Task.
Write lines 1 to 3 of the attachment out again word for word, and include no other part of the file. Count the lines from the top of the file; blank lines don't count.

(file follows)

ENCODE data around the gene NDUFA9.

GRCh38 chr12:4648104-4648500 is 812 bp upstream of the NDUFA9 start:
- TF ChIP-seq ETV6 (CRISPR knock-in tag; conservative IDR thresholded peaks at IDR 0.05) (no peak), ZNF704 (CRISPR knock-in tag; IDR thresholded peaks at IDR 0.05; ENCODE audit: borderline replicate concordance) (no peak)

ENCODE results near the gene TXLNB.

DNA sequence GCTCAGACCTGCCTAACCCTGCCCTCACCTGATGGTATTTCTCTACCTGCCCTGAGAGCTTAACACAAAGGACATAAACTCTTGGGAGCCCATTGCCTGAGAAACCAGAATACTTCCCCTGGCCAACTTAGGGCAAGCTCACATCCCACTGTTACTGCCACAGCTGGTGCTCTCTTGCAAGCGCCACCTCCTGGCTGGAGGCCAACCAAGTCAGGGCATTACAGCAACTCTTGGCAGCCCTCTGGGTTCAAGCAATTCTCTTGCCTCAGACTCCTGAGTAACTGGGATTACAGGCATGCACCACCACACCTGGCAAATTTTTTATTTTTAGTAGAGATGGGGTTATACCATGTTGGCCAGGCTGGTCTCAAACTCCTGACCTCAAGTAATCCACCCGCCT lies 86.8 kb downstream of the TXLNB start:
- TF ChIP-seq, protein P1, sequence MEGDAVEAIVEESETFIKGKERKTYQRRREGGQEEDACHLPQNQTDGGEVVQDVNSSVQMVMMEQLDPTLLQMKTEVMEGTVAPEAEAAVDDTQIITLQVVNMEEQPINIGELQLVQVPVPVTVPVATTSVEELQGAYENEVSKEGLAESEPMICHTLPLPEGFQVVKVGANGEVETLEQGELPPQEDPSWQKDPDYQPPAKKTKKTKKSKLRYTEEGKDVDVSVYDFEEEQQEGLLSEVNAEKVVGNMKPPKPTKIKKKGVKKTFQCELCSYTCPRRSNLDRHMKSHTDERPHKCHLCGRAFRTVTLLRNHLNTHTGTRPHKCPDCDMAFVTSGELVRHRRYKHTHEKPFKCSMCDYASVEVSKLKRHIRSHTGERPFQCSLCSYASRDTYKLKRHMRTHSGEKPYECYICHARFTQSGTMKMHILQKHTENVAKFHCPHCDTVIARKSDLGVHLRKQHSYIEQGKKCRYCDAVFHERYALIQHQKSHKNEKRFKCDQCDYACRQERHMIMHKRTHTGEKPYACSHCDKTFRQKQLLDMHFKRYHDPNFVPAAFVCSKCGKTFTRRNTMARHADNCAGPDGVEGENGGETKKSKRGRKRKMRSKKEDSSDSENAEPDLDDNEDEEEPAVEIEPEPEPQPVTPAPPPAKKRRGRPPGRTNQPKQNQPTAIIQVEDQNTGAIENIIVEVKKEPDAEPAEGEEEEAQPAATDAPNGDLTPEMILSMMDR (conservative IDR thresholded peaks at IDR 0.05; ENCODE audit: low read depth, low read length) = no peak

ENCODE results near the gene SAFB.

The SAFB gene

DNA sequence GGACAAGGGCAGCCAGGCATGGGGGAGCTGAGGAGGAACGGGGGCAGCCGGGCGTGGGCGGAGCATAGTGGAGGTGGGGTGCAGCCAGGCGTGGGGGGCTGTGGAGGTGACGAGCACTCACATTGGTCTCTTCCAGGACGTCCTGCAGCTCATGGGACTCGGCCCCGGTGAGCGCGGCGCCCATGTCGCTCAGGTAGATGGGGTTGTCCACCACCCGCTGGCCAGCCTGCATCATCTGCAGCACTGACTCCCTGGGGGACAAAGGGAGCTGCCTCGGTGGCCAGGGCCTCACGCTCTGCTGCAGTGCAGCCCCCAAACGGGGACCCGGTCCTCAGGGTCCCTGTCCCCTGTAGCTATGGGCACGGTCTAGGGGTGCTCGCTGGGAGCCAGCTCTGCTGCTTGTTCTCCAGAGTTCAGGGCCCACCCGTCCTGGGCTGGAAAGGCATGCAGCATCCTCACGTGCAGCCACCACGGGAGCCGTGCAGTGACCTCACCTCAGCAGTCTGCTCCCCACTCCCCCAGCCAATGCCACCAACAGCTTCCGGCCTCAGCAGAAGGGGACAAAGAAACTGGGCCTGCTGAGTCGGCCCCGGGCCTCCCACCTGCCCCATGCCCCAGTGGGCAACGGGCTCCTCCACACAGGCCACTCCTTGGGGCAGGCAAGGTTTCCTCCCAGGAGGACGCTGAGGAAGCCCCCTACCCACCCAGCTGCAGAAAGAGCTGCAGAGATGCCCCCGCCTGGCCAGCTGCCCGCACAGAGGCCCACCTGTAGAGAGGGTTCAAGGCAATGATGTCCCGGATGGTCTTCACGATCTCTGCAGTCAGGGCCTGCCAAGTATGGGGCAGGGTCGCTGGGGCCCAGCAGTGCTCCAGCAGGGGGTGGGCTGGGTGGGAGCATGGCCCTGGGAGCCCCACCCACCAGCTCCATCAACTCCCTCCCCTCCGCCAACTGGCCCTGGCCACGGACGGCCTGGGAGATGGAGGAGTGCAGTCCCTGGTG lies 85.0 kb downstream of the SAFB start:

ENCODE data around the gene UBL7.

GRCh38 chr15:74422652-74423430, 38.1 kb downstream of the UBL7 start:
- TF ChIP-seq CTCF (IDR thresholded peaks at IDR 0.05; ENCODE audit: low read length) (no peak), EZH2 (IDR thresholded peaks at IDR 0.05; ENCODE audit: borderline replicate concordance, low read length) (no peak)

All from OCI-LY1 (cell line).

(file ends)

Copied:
ENCODE data around the gene NDUFA9.

GRCh38 chr12:4648104-4648500 is 812 bp upstream of the NDUFA9 start:
- TF ChIP-seq ETV6 (CRISPR knock-in tag; conservative IDR thresholded peaks at IDR 0.05) (no peak), ZNF704 (CRISPR knock-in tag; IDR thresholded peaks at IDR 0.05; ENCODE audit: borderline replicate concordance) (no peak)